Since 2014, Brazil’s Operation Car Wash has resulted in more than 240 criminal charges and 118 convictions in the country’s biggest corruption scandal to date. The operation is not a miracle, but is rather the result of a long effort in Brazil to fight corruption, according to the former minister of the Brazilian General Comptroller’s office, Jorge Hage.
A long-time critic of the lack of transparency in state-owned companies, Hage was the head of the national ministry to fight corruption in the country for almost eight years, the very period that has come under scrutiny from Car Wash investigators now. We spoke with him to understand in greater detail what is happening in Brazil, what the world can learn from it, and also the limitations and drawbacks of the operation.
How did Operation Car Wash come about?
Car Wash exists because in 2003 the President gave up his constitutional prerogative to select the chief of the Public Federal Ministry. The situation completely changed and the Public Federal Ministry began to investigate Brazil’s biggest authorities. We cannot speak simplistically that Car Wash happened because of a miracle. That’s not the way that things work.
Is there any relation between Lava Jato and the impeachment of the former President Dilma Rousseff?
No, the [former] President has never been accused of corruption. The impeachment had completely fanciful and fallacious bases, but not even those had anything to do with ethics or corruption. The fall of president Dilma Rousseff happened due to political and economic problems. Mostly because of the lack of political support inside the National Congress. In other words, Brazil has been transformed in a parliamentary country without changing its constitution.
Critics of the operation says that it’s targets have been selected with a certain selectivity. Do you agree with that?
I can not say that the prosecutors have this or that party preference. But, what I have been observing is that they should take care to distribute their investigations more equally across the political spectrum, so they could avoid this kind of accusation, this kind of suspicion that just weakens the operation.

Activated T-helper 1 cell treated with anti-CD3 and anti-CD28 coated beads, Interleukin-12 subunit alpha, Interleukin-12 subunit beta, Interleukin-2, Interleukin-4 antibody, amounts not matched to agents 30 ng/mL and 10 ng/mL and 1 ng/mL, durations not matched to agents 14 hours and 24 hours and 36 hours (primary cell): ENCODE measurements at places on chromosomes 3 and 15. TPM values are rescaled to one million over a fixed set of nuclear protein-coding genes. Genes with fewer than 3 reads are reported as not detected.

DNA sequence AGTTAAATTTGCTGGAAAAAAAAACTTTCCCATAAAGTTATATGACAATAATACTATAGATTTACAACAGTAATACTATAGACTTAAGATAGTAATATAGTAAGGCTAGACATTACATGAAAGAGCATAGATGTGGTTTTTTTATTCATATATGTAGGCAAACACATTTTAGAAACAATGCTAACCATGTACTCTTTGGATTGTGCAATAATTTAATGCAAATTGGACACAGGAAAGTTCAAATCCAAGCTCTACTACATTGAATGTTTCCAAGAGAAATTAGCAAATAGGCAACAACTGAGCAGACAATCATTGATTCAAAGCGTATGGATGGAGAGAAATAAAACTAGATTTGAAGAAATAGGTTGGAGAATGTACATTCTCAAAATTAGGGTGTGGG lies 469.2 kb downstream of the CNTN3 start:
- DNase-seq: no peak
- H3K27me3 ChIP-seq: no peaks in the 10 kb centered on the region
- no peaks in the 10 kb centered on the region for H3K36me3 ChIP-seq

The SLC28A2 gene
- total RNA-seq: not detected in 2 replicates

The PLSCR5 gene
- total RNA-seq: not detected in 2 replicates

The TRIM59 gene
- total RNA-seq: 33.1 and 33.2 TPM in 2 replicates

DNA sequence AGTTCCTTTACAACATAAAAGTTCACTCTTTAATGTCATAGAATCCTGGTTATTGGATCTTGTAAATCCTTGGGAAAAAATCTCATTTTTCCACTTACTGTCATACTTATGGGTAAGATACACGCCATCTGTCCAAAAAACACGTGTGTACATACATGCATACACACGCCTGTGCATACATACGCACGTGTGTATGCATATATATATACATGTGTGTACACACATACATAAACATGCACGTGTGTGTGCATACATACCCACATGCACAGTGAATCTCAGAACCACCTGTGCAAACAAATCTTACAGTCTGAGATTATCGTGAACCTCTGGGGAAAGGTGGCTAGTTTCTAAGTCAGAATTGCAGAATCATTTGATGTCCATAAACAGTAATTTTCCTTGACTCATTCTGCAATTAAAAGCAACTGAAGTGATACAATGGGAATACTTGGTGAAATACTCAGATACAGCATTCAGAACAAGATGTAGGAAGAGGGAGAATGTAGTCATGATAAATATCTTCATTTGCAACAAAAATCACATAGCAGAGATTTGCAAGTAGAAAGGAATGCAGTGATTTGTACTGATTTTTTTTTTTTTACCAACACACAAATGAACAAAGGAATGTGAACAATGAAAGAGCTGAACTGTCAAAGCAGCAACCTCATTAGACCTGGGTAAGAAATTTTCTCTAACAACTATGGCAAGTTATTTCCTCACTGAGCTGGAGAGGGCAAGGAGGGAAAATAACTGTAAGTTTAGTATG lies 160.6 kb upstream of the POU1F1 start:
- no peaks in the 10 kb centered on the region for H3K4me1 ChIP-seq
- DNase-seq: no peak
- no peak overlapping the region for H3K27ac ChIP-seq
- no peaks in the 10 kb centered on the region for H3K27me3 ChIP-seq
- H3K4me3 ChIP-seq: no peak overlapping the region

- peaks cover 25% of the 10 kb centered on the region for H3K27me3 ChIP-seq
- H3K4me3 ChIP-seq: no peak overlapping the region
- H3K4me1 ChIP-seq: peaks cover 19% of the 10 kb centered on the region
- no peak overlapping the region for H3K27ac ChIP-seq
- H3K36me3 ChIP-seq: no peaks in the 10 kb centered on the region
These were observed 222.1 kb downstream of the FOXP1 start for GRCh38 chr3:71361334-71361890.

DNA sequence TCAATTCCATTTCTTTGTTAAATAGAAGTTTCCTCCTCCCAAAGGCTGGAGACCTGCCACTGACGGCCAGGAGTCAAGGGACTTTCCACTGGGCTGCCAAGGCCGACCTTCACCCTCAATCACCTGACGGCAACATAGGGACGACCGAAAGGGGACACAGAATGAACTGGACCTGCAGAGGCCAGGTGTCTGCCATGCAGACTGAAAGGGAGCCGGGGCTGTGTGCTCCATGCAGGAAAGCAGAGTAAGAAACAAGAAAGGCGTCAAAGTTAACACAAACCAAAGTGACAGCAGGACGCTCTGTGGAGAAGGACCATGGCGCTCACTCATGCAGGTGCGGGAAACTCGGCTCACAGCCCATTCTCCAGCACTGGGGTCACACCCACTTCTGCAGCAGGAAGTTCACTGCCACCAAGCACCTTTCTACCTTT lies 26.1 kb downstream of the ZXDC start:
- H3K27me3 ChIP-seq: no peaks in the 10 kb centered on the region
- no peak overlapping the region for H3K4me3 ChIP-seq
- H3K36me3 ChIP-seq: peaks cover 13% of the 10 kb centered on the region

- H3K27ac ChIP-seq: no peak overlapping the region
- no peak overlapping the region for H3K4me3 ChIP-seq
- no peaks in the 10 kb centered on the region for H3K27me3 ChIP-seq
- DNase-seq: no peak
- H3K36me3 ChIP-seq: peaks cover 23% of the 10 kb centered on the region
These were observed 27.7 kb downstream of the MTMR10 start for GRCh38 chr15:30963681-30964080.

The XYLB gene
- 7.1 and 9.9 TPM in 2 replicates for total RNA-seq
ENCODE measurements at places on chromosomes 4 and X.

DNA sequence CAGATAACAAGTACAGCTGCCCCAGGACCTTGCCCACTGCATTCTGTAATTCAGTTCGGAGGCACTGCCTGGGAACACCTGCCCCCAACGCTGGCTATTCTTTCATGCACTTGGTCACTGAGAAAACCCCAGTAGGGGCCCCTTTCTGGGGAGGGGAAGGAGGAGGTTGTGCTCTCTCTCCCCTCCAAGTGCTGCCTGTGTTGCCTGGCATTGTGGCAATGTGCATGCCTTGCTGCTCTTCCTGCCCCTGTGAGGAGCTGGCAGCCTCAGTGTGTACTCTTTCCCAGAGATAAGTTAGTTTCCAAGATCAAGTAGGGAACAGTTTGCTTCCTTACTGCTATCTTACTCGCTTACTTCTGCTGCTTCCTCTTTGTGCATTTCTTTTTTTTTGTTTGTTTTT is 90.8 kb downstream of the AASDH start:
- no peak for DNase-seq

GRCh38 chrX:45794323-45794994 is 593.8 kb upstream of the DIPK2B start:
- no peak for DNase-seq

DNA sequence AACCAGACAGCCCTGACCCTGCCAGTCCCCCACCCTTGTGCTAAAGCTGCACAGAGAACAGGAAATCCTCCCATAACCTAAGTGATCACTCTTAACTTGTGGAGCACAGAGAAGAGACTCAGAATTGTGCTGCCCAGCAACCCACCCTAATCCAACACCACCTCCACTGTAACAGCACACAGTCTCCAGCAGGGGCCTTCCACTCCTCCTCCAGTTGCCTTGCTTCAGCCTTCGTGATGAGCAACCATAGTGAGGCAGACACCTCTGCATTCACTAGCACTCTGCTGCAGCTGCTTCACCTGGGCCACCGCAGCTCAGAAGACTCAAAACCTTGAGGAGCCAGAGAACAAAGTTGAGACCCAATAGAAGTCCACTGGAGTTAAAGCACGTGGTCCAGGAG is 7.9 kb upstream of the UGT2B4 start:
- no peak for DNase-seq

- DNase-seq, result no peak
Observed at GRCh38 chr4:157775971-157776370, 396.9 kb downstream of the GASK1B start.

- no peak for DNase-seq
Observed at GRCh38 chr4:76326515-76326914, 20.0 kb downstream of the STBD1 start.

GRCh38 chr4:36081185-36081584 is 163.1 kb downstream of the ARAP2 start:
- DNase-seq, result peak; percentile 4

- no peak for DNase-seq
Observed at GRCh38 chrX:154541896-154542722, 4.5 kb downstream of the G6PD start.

How would you evaluate the current administration’s stance against corruption?
I see it with a lot of concern. Because for me it seems that the subject of fighting corruption has left the Executive agenda. And then there’s the fact that a large part of the administration political base is implicated in the investigation. There is a clear conflict of interest between the proposals to fight corruption and the representatives of the people; they are congressmen that are fearful of being accused.
What can other countries learn from the Car Wash experience?
Without any doubt, but I would also say that they have to learn from the preconditions of Car Wash as well. Firstly, they should strengthen their Public Ministry, their policies and their central organ of control. Secondly, they should adopt the laws that Brazil has adopted. They should enable what is behind the Car Wash operation, which is basically the system of plea bargain and the independence of the judiciary. The countries can not copy anything from Car Wash if they do not have those preconditions.
Piero Locatelli is a journalist at Repórter Brasil. He investigates the supply chain of companies and its relation to human rights issues. He has been covering politics since 2008 and has worked in Brazilian news outlets such as CartaCapital, iG and UOL. He is the author of the book #VemPraRua, about the Brazilian protests of 2013.